Many backyard bird watchers struggle to identify certain birds. This is perfectly natural. Almost every bird watcher—even a seasoned pro—gets stumped once in a while by a fall-plumaged warbler or a confusing recent fledgling. The trick is to not let it ruin your fun in watching birds. Here are a few tips to help you get better at bird identification. These tips will work for you with the birds at your feeder and with the birds you’d encounter while hiking up Macchu Pichu. Doesn’t matter: bird ID is bird ID.
1. Practice with your binoculars.
Am I a master of the obvious or what? Still, you’ve got to admit that you’ve missed a bird or two because you couldn’t find it in your binoc. Or because you did not have your binocular pre-focused with the diopter properly set for the situation. Or maybe you found the bird but turned the focus wheel the wrong way.
I’ve made all these mistakes, and I’ve seen them made hundreds of times. It’s frustrating, because the bird you missed might have been something really special. Next time you’re out birding, take the time to practice the quick draw with your binoculars. Imagine a bird on a distant tree or power pole. Whip your binoc into viewing position and focus. How did you do? A little slow on the draw? You can’t get better at identifying birds if you’re not good at finding them in your binocular in the first place.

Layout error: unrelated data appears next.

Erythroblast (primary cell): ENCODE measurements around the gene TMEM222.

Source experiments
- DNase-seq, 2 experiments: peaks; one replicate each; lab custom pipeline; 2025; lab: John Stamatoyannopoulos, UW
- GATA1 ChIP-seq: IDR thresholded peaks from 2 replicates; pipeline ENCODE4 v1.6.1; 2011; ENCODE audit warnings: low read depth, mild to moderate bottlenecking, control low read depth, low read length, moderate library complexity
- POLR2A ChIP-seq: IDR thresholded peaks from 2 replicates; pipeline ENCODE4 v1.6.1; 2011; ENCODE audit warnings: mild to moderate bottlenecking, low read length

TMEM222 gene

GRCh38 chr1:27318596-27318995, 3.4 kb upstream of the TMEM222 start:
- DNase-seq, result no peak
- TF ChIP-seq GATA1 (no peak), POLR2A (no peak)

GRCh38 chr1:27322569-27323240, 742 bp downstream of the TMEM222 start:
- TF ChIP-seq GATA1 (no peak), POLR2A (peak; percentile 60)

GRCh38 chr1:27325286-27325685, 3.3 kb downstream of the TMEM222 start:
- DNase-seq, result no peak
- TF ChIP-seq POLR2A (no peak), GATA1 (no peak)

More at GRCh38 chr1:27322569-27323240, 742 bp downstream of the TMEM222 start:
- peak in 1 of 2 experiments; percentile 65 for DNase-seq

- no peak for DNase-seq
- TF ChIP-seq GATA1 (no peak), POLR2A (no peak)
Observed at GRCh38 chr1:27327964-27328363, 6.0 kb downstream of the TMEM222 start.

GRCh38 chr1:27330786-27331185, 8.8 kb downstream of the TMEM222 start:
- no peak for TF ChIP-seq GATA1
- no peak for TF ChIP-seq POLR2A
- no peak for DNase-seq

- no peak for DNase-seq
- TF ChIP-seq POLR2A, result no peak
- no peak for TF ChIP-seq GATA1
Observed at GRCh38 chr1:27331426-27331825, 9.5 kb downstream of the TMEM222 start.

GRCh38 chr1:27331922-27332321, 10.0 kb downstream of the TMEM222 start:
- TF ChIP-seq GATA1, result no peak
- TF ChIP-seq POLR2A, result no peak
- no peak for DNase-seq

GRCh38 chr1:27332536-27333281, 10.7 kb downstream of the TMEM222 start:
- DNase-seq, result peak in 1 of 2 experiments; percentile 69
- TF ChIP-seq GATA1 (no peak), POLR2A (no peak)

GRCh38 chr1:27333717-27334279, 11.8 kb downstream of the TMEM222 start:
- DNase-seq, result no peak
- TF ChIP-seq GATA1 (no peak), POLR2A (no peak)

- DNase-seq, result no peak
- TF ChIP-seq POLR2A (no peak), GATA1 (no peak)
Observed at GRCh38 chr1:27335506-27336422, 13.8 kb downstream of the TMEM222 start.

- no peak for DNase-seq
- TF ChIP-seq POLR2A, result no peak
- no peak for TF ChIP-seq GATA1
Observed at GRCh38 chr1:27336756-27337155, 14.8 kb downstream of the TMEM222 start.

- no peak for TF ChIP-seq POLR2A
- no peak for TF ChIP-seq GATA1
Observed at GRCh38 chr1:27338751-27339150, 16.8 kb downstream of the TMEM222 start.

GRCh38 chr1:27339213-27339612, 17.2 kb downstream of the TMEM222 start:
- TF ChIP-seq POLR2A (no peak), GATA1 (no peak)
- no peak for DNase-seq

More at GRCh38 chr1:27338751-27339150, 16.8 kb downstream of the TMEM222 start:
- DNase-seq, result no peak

2. Leaf through the field guide.
Again, perhaps an obvious suggestion, but a few hours spent really looking at the illustrations and reading the species descriptions will help your knowledge base grow. You won’t remember everything, but what you do remember will surely help you the next time you are faced with an unfamiliar bird. Not all field guides are created equal, so choose the one or two that you prefer and spend some quality time with them.
3. Listen to bird song recordings.
This really helps. Of all the practicing that most bird watchers do, few of them spend enough time learning bird sounds, calls, and songs. These days this is easy with all the recordings and apps available. If you are not sure about to get started birding by ear, ask your fellow birders. Your region may have its own set of bird recordings.
Once you choose a set of recordings, I suggest you start with a group of birds, such as vireos or thrushes, rather than trying to tackle all the birds of North America at once. Larkwire.org turns learning bird sounds into a game.
4. Take advantage of cooperative birds.
Shorebirds are tough for me, especially the small sandpipers known as “peeps.” When I first sit down at a mudflat full of these small brownish shorebirds, they literally all look alike. But after I spend some time looking at one bird and noting its shape, behavior, general field marks, and then another bird, and another, some differences between the species begin to emerge.
Taking your time and taking advantage of cooperative birds is a great way to get better at bird ID. As you become a more careful, experienced observer, you will begin to know what to look for among groups of confusing birds, such as fall warblers, sparrows, or even peeps. The next challenge is to have regular encounters with these confusing species so that you don’t become rusty or forget what you’ve learned.